Immigration Reform Passes Senate; Cantwell Border Security Measures Included
Bill includes Cantwell legislation to ban border tunnels, reimburse northern border communities for border enforcement costs. Over 14,000 border agents added, balances needs of state businesses, increases visas for skilled workers
Thursday, the United States Senate passed comprehensive immigration reform. U.S. Senator Maria Cantwell (D-WA) voted for the immigration bill, which would enhance border security, create a guest worker program to meet the needs of state businesses, and confront the issue of undocumented immigrants. The legislation includes key Cantwell-championed measures to ban border tunnels, deploy unmanned aircraft to patrol the northern border, and reimburse northern border communities for the cost of prosecuting and detaining individuals suspected of border crimes. It would also increase the number of visas for highly skilled workers, and authorize 14,000 additional border agents, at least 2,500 port of entry inspectors, and 10,000 personnel to enforce employment regulations. The immigration package passed the Senate by a vote of 62-36.
"The Senate passed a comprehensive and realistic immigration reform plan to close the many gaping holes in our nation's security and meet the needs of our economy," said Cantwell. "It will help deliver the kind of security Americans deserve by adding border personnel and making effective use of the latest technology to expand the reach and effectiveness of border agents. The security risk posed by our nearly 6,000 miles of porous borders is simply unacceptable. We have long needed a comprehensive immigration plan that strengthens security and addresses the undocumented aliens living in the U.S. in an honest, realistic way. By setting-up a guest worker program, which this bill will do, we can make sure agriculture and other industries have access to the labor they need legally."
The immigration bill (S. 2611) includes a Cantwell-sponsored measure to help border communities cover the cost of prosecuting and detaining individuals suspected of border crimes. The high costs of prosecuting criminals who commit federal border crimes are weighing down small communities along our northern border. In 2004, Washington state's Whatcom County was forced to prosecute more than 85 percent of the criminal apprehensions made by federal law enforcement officers at or near the border, costing the county more than $2.5 million. Modeled on an existing program for the southern border, Cantwell's legislation would authorize almost $30 million annually to reimburse border communities.
A second Cantwell-backed border security measure included in the Senate-passed bill would outlaw the construction and financing of border tunnels. In July 2005, a Canadian agent discovered a 360-foot smuggling tunnel across the U.S.-Canada border from Lynden in Whatcom County, Washington. Currently, tunnel construction is not a crime, meaning suspects only face drug conspiracy or illegal immigration charges, and are not charged for the actual tunnel construction, even though it poses a serious threat to national security. The legislation, introduced by Senator Dianne Feinstein (D-CA) and Cantwell, would subject guilty parties to a prison term of up to 20 years, and hold property owners who permit tunnel construction accountable.
Cantwell also joined Senators Max Baucus (D-MT), Larry Craig (R-ID), and Conrad Burns (R-MT) in introducing an amendment approved Thursday that directs the Defense Department to use unmanned aerial vehicles for border surveillance along the northern border as part of a one-year pilot program.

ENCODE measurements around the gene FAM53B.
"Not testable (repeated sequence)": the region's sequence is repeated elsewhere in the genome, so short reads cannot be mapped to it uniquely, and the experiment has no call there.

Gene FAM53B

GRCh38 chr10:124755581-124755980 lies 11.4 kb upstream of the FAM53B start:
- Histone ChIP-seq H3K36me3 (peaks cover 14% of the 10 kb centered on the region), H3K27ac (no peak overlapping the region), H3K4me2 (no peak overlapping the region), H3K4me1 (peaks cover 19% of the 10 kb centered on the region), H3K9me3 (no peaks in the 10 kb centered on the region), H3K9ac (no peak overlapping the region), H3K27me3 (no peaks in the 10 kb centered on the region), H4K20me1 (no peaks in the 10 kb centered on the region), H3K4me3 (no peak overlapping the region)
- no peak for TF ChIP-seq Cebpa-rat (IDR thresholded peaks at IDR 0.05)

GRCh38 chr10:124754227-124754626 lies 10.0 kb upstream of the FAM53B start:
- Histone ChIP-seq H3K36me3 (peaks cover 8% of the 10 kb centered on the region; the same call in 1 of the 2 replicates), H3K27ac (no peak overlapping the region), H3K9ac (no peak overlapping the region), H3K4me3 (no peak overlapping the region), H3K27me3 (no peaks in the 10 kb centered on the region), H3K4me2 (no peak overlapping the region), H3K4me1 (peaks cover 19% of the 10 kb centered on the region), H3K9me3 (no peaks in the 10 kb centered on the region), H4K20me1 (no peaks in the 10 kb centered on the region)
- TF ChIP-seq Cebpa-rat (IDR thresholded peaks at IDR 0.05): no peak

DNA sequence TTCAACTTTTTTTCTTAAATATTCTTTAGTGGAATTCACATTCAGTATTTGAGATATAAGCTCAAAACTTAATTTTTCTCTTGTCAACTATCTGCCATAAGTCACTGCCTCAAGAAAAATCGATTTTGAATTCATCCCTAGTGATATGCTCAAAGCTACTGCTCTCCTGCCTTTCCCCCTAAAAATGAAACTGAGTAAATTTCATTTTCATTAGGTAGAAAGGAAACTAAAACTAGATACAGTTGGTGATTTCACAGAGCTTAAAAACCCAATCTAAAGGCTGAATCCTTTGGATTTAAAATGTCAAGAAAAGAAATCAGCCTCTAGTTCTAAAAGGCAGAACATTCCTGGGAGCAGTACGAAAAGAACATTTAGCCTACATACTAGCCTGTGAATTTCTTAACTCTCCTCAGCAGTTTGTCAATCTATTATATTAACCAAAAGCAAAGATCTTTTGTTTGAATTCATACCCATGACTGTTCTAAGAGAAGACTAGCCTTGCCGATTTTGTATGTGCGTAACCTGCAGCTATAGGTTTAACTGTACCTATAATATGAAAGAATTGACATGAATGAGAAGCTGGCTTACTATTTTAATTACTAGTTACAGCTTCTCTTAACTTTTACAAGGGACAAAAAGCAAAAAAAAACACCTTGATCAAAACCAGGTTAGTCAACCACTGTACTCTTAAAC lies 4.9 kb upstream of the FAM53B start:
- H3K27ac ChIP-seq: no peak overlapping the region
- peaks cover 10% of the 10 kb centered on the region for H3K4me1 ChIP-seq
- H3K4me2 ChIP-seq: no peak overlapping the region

To further enhance security on America's borders, the immigration bill would authorize 14,000 additional border agents and at least 2,500 port of entry inspectors, and would authorize a virtual fence to allow the border to be patrolled with unmanned aircraft, cameras, sensors, and other technology. It would also authorize the hiring of 10,000 agents to enforce employment regulations as part of a program that would require employers to check Social Security numbers of new hires against a federal database.
To help meet the needs of businesses and agriculture producers, the bill calls for a guest worker program that would allow up to 200,000 people outside the country to fill vacant jobs during the first year. Workers would receive a once-renewable three-year visa. After holding a visa for four years, they could apply for permanent residence. The bill would also make illegal immigrants who have been in the United States since April 5, 2001 eligible for legal status after working in the United States for six years, passing a background check, paying back taxes, holding a job, learning civics and English, and paying a $3,250 fine. Illegal immigrants who have been in this country between two and five years would have to register with the Department of Homeland Security. Within three years of their registration, they would have to leave the United States and could return by applying for a visa. After clearing a background check, paying back taxes, and meeting other requirements, these individuals would qualify for legal permanent residence status. An additional 1.5 million agricultural workers would be eligible for permanent legal residence if they could prove they worked in agriculture in the United States previously, and if they worked three to five more years in agriculture.
To help meet the needs of Washington state's high-tech industries, the Senate immigration bill raises the annual H1B visa cap from 65,000 to 115,000. It also includes a Cantwell-sponsored bipartisan measure to increase the proportion of visas currently issued each year to highly-skilled workers, and to workers with advanced degrees. In doing so, this provision would help meet America's growing need for scientists, mathematicians, and engineers.